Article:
Cablegate: Japanese Morning Press Highlights 03/05/07

DE RUEHKO #0903/01 0640132
P 050132Z MAR 07





E.O. 12958: N/A


1) Top headlines
2) Editorials
3) Prime Minister's weekend schedule

Visit of Deputy Secretary Negroponte:
4) Deputy Secretary State Negroponte in Tokyo stresses that North
Korea will not be unconditionally removed from the US list of
terrorist-sponsoring countries
5) Negroponte: DPRK must reveal its plan to develop nuclear weapons
using uranium-enrichment technology

North Korea problem:
6) High-level US official: North Korea's uranium-enrichment plan
remains unknown
7) Government's strategy for bilateral working-group talks with
North Korea is to make judgment based on results of another survey
of abduction victims
8) US will bring up the abduction issue in its working group with
North Korea
9) Evidence points to possibility that Kim Jong Il himself may have
ordered the abduction of Japanese in the past

Kono Statement row:
10) Hiroshige Seko, Special Press Advisor to Prime Minister Abe,
stresses there has been no change in policy of accepting Kono
11) Minshuto (Democratic Party of Japan) President Ozawa blasts
Abe's saying there is no evidence to back government coercion of
wartime sex-slavery

Defense issues:
12) Two-plus-two meeting between US, Japan defense, foreign
ministers being scheduled for late April now
13) Special measures law for Iraq reconstruction to be extended two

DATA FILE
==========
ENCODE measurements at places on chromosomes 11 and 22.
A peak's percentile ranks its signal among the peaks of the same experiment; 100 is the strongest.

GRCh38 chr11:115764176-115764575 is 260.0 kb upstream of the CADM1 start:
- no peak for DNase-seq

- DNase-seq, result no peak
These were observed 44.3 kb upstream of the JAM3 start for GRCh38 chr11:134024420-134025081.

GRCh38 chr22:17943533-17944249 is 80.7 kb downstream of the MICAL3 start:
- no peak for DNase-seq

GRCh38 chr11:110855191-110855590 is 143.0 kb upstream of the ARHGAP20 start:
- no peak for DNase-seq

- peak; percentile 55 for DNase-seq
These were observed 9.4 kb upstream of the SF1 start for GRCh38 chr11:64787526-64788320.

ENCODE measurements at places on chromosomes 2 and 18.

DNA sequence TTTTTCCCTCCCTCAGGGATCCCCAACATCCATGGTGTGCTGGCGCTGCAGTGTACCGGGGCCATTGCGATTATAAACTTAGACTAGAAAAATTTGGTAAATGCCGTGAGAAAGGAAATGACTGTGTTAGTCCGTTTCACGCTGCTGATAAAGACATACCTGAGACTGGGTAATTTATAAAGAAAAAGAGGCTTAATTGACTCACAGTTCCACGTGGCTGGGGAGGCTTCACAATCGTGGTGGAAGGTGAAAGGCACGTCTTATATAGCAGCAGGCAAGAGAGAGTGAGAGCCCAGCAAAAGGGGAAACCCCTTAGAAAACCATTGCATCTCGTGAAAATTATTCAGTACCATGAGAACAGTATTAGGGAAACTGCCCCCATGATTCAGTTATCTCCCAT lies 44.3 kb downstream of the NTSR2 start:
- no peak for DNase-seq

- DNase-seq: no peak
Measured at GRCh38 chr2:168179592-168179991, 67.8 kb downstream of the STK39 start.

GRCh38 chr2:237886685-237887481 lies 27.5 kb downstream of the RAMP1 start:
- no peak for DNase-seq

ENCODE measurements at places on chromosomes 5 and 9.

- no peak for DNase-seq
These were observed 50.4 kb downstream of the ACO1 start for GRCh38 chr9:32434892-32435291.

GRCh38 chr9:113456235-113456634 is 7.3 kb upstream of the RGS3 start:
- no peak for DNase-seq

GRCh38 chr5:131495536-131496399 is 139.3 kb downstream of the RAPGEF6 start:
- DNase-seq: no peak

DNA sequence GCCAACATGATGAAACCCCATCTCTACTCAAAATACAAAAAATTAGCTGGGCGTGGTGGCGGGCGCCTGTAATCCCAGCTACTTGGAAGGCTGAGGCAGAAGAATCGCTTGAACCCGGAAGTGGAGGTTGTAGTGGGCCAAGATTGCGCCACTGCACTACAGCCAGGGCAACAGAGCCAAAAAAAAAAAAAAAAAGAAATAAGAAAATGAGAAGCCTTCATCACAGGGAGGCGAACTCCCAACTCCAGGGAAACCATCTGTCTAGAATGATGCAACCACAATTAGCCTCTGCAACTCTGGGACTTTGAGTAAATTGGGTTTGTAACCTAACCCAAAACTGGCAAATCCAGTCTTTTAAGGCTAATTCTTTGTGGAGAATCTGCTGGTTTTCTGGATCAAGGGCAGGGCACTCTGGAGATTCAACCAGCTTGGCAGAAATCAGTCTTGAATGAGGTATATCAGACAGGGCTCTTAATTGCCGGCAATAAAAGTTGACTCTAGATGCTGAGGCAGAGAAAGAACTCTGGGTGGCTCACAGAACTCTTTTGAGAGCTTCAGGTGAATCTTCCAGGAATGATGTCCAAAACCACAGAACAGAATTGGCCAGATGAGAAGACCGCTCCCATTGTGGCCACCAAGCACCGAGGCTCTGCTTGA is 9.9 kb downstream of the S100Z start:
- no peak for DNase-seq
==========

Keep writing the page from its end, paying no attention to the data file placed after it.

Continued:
years to strengthen alliance
14) Government to strengthen cooperation with NATO, help Afghan
reconstruction by economically aiding PRT efforts
15) India to join US-Japan military drill next month as part of
effort to check China's moves

16) US, Japan to expand missile-defense cooperation by introducing a
mobile system that can analyze launch information
17) Komeito lawmaker tells Lower House Budget Committee that US
Marine move to Guam "will not change Okinawa's burden," calls effort
a "failure"

Political agenda:
18) Kantei (Prime Minister's Official Residence), LDP increasingly
at odds over policy issues, including Kono Statement, educational
reform, and social disparity
19) Ruling camp draws up win-lose line for upcoming Upper House



70%of karaoke parlors have substandard fire-safety measures

Public tender formula introduced in 1999 failed to prevent

TOKYO 00000903 002 OF 012

bid-rigging over floodgate construction projects

Garbage illegally dumped at expressway service areas

Nihon Keizai:
Toyota, Nissan to reform production lines around the world

US to present abduction issue at working group discussion

Tokyo Shimbun:
China to target 8%economic growth rate